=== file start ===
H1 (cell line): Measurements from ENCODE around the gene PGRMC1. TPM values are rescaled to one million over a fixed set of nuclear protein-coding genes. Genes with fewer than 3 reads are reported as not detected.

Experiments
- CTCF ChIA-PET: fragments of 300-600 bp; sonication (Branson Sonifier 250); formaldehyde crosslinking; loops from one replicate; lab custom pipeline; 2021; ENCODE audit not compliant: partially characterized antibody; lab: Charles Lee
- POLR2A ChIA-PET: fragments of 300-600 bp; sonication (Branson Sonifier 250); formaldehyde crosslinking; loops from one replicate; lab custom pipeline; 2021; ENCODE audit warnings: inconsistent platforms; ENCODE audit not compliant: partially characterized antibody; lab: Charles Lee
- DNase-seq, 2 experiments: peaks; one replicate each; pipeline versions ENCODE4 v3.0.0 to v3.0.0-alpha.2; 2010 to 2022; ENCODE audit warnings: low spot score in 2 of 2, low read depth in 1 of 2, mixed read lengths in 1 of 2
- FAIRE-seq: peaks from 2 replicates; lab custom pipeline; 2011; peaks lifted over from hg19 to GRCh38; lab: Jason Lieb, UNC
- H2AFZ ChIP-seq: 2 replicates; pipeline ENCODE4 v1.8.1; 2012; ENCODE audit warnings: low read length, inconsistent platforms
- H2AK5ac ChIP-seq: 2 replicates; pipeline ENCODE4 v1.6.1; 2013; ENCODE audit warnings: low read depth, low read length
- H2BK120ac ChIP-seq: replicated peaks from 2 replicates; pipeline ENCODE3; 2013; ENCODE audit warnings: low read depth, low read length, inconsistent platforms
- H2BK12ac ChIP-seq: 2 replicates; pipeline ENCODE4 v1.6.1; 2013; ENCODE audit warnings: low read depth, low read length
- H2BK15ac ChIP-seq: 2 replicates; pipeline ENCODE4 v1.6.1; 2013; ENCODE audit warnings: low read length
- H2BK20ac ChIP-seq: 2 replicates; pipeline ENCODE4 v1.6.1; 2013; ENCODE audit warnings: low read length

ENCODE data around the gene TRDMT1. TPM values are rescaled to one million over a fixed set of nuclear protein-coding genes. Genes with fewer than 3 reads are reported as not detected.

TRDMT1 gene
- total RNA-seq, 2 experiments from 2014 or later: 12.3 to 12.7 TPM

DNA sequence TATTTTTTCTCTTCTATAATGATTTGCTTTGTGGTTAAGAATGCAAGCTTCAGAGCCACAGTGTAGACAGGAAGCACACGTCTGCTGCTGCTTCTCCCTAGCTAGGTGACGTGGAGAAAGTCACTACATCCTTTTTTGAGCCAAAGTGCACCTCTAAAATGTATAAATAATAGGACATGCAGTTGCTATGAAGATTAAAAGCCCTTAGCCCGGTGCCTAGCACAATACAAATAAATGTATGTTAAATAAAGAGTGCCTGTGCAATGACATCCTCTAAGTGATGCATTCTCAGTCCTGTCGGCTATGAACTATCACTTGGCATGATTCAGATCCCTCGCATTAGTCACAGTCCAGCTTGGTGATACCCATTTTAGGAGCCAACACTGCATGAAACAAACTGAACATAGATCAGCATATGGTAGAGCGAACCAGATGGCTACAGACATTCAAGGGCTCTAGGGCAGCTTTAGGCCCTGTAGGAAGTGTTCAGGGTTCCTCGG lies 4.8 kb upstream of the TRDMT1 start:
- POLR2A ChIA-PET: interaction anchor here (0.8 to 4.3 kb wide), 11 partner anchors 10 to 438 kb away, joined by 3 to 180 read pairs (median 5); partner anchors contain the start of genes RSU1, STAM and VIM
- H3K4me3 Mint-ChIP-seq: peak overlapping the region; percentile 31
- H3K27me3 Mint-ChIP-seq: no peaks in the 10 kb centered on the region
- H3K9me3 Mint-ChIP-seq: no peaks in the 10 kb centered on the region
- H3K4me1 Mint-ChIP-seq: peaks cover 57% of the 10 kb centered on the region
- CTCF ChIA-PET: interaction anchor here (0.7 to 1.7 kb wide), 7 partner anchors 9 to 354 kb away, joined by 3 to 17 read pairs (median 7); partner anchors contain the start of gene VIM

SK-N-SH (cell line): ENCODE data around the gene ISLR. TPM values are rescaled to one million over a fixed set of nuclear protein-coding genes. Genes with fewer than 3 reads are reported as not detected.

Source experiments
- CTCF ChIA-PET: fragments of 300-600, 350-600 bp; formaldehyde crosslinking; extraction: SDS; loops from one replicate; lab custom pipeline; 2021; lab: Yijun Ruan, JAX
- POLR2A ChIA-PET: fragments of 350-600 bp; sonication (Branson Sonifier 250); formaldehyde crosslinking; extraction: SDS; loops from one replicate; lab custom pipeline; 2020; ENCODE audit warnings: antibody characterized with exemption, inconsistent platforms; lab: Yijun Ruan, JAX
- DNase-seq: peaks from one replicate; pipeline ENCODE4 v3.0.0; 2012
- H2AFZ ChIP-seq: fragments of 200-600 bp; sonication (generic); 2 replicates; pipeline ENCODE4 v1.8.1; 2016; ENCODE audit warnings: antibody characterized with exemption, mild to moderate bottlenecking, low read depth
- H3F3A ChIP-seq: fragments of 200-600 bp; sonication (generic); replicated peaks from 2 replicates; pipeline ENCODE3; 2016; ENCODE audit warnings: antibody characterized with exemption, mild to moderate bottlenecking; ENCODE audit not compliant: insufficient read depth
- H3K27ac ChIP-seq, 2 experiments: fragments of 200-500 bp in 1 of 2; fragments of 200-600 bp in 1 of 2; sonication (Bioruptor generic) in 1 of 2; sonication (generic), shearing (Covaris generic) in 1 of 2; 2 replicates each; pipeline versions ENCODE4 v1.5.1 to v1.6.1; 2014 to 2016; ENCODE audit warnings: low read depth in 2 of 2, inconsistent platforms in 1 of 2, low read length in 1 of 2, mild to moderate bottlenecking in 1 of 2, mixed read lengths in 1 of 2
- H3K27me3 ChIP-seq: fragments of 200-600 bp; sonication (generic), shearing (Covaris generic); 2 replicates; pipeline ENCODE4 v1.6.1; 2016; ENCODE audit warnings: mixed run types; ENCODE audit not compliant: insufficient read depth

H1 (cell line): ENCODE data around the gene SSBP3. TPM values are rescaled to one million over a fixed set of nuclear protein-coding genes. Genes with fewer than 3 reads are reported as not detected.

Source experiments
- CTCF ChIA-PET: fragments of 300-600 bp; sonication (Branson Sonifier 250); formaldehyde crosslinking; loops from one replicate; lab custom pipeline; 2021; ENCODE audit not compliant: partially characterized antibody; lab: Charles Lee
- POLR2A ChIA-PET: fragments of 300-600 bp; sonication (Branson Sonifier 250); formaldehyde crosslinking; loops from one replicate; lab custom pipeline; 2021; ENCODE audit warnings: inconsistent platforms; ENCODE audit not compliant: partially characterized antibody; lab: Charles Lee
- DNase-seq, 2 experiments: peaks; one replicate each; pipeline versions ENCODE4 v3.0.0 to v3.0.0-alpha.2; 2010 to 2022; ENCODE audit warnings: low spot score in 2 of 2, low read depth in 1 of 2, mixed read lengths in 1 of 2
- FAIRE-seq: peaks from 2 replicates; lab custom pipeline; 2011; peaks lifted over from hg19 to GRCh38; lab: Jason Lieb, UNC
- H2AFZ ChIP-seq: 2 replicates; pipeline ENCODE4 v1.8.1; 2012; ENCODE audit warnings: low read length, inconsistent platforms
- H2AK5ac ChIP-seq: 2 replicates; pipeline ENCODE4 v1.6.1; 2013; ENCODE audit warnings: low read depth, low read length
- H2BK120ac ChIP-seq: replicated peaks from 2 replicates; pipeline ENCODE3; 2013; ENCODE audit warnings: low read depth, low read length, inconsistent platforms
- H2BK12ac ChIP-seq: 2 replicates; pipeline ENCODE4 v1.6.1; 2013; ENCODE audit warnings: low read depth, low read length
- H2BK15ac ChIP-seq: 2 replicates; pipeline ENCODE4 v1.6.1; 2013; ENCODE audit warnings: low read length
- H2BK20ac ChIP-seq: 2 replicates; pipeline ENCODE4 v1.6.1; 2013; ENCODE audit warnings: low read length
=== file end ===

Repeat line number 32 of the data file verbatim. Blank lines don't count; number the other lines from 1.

H1 (cell line): ENCODE data around the gene SSBP3. TPM values are rescaled to one million over a fixed set of nuclear protein-coding genes. Genes with fewer than 3 reads are reported as not detected.